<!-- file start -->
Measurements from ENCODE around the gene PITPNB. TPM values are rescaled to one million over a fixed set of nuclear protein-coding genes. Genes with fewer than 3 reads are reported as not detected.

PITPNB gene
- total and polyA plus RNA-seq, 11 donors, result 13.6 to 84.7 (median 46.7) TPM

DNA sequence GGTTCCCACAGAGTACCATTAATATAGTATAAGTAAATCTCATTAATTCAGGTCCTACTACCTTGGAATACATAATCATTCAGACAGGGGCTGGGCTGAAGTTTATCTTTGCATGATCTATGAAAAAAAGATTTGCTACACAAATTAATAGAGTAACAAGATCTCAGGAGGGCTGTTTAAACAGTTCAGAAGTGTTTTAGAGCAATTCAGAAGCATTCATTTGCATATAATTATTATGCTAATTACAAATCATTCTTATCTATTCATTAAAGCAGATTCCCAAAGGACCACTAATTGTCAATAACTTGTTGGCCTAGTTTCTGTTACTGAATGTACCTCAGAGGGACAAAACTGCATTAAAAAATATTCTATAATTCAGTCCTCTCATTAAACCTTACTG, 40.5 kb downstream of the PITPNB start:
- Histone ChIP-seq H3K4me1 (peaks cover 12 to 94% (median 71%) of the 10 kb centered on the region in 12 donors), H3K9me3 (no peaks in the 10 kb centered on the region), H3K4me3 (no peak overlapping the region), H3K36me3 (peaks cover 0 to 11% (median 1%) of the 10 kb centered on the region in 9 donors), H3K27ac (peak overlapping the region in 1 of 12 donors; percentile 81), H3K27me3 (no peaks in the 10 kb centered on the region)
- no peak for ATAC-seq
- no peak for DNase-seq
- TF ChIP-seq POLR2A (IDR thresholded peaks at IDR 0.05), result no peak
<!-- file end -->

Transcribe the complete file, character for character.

Measurements from ENCODE around the gene PITPNB. TPM values are rescaled to one million over a fixed set of nuclear protein-coding genes. Genes with fewer than 3 reads are reported as not detected.

PITPNB gene
- total and polyA plus RNA-seq, 11 donors, result 13.6 to 84.7 (median 46.7) TPM

DNA sequence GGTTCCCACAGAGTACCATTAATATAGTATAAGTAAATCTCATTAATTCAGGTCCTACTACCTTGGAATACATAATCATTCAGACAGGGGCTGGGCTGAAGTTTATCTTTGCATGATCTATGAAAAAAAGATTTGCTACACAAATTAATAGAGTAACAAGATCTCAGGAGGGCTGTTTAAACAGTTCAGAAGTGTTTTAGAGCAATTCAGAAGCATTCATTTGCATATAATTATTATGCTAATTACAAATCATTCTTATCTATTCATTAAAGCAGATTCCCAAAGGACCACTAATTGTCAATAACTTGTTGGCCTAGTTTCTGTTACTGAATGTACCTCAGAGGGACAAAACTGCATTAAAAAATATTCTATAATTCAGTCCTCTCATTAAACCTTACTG, 40.5 kb downstream of the PITPNB start:
- Histone ChIP-seq H3K4me1 (peaks cover 12 to 94% (median 71%) of the 10 kb centered on the region in 12 donors), H3K9me3 (no peaks in the 10 kb centered on the region), H3K4me3 (no peak overlapping the region), H3K36me3 (peaks cover 0 to 11% (median 1%) of the 10 kb centered on the region in 9 donors), H3K27ac (peak overlapping the region in 1 of 12 donors; percentile 81), H3K27me3 (no peaks in the 10 kb centered on the region)
- no peak for ATAC-seq
- no peak for DNase-seq
- TF ChIP-seq POLR2A (IDR thresholded peaks at IDR 0.05), result no peak